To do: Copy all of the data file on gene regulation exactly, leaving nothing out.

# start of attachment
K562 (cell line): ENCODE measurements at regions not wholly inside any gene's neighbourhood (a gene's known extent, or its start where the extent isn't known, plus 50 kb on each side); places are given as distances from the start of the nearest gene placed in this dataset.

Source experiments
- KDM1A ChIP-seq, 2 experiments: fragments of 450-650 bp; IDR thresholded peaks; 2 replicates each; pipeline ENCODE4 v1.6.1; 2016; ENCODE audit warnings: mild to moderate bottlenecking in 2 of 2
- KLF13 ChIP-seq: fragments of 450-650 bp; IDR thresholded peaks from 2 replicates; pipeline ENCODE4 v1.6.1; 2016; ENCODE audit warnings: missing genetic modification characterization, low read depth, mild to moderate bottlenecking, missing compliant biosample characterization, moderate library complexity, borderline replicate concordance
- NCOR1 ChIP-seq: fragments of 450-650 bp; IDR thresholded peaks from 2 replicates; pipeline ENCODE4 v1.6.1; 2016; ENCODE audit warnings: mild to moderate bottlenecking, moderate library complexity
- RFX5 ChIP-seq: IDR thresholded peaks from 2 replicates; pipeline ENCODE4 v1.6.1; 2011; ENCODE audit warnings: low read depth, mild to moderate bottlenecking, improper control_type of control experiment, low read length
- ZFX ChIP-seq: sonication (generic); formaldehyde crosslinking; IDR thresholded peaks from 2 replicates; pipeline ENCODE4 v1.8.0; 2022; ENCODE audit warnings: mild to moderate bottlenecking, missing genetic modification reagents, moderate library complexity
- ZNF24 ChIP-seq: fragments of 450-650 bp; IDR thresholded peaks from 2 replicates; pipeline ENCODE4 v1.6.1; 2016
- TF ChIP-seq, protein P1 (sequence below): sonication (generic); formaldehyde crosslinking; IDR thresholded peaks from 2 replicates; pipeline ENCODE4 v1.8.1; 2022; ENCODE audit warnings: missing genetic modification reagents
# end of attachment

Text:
K562 (cell line): ENCODE measurements at regions not wholly inside any gene's neighbourhood (a gene's known extent, or its start where the extent isn't known, plus 50 kb on each side); places are given as distances from the start of the nearest gene placed in this dataset.

Source experiments
- KDM1A ChIP-seq, 2 experiments: fragments of 450-650 bp; IDR thresholded peaks; 2 replicates each; pipeline ENCODE4 v1.6.1; 2016; ENCODE audit warnings: mild to moderate bottlenecking in 2 of 2
- KLF13 ChIP-seq: fragments of 450-650 bp; IDR thresholded peaks from 2 replicates; pipeline ENCODE4 v1.6.1; 2016; ENCODE audit warnings: missing genetic modification characterization, low read depth, mild to moderate bottlenecking, missing compliant biosample characterization, moderate library complexity, borderline replicate concordance
- NCOR1 ChIP-seq: fragments of 450-650 bp; IDR thresholded peaks from 2 replicates; pipeline ENCODE4 v1.6.1; 2016; ENCODE audit warnings: mild to moderate bottlenecking, moderate library complexity
- RFX5 ChIP-seq: IDR thresholded peaks from 2 replicates; pipeline ENCODE4 v1.6.1; 2011; ENCODE audit warnings: low read depth, mild to moderate bottlenecking, improper control_type of control experiment, low read length
- ZFX ChIP-seq: sonication (generic); formaldehyde crosslinking; IDR thresholded peaks from 2 replicates; pipeline ENCODE4 v1.8.0; 2022; ENCODE audit warnings: mild to moderate bottlenecking, missing genetic modification reagents, moderate library complexity
- ZNF24 ChIP-seq: fragments of 450-650 bp; IDR thresholded peaks from 2 replicates; pipeline ENCODE4 v1.6.1; 2016
- TF ChIP-seq, protein P1 (sequence below): sonication (generic); formaldehyde crosslinking; IDR thresholded peaks from 2 replicates; pipeline ENCODE4 v1.8.1; 2022; ENCODE audit warnings: missing genetic modification reagents